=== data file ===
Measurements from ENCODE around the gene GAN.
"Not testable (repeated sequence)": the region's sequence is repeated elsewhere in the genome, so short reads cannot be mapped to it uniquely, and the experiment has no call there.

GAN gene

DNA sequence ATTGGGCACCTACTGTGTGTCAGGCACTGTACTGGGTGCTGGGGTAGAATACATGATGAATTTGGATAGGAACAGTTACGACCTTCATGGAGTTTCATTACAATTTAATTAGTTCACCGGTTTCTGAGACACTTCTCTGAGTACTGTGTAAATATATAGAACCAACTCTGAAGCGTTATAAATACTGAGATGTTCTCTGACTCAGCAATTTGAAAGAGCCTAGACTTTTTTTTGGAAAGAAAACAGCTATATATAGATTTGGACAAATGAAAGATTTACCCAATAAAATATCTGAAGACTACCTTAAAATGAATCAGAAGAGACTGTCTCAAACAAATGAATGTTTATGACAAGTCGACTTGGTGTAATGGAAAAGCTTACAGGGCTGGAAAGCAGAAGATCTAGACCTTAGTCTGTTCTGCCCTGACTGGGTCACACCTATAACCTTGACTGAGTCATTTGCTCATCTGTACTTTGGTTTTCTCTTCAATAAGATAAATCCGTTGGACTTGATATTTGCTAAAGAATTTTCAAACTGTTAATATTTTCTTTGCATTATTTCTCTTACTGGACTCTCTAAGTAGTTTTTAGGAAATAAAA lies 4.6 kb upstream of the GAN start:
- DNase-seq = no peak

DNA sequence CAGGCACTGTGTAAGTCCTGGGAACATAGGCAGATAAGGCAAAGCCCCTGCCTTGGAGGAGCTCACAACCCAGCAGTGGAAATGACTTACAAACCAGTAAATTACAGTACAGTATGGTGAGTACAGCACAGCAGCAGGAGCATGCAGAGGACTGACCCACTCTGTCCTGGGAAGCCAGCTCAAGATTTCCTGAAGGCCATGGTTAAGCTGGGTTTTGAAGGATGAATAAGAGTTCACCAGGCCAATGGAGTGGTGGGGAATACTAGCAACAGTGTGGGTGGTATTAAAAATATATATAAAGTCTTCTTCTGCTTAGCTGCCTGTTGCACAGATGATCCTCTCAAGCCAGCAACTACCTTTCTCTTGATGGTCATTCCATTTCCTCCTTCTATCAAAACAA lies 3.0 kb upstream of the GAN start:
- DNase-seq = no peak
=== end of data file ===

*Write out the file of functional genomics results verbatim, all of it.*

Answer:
Measurements from ENCODE around the gene GAN.
"Not testable (repeated sequence)": the region's sequence is repeated elsewhere in the genome, so short reads cannot be mapped to it uniquely, and the experiment has no call there.

GAN gene

DNA sequence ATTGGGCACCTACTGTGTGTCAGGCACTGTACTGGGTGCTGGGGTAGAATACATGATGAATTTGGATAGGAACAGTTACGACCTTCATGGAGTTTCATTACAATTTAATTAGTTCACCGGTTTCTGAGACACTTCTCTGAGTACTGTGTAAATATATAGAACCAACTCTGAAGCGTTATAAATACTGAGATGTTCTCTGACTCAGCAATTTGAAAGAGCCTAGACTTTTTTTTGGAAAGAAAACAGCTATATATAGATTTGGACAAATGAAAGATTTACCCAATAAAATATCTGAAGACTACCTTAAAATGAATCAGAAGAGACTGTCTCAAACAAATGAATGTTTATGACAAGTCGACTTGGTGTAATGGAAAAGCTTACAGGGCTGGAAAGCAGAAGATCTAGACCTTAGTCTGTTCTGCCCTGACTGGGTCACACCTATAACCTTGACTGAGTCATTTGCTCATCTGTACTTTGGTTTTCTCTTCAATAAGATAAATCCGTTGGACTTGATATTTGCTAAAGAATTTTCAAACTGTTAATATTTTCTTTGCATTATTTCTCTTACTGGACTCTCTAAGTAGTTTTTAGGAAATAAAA lies 4.6 kb upstream of the GAN start:
- DNase-seq = no peak

DNA sequence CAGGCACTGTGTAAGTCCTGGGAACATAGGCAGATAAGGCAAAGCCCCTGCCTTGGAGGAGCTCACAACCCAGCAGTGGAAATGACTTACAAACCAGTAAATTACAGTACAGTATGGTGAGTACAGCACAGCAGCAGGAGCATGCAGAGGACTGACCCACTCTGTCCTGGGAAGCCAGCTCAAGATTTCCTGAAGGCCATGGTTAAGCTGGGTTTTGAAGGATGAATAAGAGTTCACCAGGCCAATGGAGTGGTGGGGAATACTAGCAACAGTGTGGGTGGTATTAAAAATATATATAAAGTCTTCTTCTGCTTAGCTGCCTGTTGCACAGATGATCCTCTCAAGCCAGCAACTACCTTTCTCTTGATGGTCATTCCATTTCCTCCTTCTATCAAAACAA lies 3.0 kb upstream of the GAN start:
- DNase-seq = no peak